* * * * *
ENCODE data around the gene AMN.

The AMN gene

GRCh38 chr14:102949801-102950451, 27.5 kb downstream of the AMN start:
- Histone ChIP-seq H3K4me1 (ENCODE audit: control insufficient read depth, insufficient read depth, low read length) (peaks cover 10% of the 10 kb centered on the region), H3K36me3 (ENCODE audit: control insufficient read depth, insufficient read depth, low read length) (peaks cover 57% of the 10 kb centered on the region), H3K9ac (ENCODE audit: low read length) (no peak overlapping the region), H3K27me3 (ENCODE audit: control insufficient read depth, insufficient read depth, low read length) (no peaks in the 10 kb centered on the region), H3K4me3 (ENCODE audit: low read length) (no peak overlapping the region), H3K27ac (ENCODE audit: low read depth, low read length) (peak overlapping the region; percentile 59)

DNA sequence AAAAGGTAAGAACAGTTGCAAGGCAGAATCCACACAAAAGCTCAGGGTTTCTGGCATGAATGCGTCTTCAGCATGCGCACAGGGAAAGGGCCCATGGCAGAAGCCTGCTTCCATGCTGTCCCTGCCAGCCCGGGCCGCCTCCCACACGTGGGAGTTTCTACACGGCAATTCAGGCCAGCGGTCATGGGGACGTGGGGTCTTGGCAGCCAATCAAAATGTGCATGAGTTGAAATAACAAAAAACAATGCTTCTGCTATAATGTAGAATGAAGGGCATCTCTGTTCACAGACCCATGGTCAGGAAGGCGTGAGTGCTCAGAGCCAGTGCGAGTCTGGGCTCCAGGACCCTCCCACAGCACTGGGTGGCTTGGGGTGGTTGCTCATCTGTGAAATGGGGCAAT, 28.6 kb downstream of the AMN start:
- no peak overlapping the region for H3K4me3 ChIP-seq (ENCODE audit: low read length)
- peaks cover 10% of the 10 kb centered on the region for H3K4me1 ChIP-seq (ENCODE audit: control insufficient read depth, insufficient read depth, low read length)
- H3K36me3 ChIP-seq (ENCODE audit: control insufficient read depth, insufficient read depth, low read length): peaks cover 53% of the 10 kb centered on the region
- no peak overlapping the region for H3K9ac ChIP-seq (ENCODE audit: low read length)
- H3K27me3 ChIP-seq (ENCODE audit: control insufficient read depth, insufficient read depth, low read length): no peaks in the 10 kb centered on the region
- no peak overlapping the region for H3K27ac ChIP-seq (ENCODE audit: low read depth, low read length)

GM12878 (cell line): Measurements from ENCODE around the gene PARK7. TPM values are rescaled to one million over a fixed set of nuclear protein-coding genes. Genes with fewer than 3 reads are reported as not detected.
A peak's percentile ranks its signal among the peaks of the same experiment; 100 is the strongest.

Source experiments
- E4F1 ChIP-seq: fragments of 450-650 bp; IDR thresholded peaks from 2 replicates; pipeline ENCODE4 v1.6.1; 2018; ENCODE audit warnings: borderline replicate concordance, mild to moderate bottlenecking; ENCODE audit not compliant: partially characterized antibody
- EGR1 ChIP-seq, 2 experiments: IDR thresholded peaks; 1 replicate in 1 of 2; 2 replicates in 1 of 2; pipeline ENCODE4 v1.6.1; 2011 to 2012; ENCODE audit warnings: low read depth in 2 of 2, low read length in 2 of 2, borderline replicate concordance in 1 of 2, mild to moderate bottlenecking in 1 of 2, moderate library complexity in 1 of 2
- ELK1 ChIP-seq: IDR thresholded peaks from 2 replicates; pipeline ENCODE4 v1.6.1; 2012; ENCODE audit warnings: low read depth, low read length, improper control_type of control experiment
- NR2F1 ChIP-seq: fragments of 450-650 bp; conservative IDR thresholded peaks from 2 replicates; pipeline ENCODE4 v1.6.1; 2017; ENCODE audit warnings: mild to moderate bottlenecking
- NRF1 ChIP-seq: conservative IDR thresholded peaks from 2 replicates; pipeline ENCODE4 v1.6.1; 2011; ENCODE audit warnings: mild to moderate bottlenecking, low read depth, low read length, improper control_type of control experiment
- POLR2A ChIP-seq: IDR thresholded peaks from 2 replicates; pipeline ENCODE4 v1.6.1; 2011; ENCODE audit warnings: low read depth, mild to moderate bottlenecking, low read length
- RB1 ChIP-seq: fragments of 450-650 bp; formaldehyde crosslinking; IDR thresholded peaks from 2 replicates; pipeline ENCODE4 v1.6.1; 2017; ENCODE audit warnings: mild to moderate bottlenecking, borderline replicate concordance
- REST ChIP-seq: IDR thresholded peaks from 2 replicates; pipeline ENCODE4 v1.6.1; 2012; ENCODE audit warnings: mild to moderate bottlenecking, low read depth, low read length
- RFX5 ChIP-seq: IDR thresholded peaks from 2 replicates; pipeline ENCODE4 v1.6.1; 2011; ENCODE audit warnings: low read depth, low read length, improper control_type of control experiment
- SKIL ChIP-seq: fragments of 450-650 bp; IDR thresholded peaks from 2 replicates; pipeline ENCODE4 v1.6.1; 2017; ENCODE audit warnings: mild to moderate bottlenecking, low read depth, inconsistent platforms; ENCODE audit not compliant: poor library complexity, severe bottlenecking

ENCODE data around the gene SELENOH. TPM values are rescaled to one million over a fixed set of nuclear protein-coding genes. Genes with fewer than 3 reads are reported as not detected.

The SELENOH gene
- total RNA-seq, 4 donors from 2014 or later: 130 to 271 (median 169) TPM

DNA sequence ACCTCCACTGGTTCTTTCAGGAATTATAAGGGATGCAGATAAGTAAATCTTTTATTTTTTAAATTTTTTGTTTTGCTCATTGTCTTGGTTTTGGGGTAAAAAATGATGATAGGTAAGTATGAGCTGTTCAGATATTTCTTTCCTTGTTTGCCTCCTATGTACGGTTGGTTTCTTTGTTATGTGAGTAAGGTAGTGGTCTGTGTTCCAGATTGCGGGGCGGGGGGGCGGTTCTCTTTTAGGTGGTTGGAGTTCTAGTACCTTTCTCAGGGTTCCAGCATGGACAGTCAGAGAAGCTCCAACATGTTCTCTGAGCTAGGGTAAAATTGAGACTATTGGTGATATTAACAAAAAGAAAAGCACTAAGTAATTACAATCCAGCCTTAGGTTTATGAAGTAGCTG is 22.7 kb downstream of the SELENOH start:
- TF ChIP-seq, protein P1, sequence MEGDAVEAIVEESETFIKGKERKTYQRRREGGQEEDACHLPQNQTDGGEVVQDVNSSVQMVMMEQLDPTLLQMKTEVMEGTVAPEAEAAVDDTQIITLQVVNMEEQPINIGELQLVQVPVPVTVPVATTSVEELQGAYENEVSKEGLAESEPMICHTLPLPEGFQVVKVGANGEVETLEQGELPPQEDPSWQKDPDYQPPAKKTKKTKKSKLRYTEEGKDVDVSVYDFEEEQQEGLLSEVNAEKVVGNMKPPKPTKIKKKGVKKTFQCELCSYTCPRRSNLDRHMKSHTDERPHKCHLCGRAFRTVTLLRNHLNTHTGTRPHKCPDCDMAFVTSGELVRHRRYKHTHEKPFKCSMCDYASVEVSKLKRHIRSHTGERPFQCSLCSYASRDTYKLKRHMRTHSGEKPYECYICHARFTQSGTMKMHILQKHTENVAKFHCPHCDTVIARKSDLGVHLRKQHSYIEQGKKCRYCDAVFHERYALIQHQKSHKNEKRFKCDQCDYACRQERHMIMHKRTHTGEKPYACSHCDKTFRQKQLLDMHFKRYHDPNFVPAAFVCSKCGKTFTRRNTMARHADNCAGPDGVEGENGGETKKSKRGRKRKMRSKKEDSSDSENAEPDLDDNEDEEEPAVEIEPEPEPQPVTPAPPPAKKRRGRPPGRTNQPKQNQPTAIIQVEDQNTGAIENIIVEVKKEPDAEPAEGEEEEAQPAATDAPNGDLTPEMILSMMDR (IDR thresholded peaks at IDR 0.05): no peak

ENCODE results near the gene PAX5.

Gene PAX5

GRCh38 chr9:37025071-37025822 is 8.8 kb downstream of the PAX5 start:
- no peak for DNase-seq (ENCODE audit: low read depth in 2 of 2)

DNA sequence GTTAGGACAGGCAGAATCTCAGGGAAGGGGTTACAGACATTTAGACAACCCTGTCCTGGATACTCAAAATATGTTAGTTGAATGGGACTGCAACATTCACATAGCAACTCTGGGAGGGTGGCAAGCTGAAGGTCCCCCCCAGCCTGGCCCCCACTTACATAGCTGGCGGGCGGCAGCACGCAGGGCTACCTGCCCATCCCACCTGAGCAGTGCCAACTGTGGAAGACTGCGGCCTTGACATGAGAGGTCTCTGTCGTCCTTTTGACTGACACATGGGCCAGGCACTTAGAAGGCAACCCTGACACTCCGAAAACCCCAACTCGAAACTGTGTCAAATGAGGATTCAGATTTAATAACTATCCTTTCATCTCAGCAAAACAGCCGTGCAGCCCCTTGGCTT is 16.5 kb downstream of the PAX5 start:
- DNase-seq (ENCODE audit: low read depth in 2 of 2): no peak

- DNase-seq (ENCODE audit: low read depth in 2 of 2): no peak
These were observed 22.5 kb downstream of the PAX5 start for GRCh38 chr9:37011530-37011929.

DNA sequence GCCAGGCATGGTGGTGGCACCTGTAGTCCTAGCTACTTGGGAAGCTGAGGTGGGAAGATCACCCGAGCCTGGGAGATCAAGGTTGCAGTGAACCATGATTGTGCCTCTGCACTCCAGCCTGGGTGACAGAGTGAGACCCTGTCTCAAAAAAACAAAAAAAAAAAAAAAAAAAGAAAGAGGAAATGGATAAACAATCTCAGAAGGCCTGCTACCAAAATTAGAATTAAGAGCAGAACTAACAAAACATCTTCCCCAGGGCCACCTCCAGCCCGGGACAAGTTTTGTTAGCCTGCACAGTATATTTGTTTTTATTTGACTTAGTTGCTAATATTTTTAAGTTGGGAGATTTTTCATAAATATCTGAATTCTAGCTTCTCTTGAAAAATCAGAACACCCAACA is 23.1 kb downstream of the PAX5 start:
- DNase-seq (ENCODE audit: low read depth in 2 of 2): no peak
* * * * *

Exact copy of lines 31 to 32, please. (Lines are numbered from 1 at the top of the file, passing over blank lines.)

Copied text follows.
Gene PAX5

GRCh38 chr9:37025071-37025822 is 8.8 kb downstream of the PAX5 start: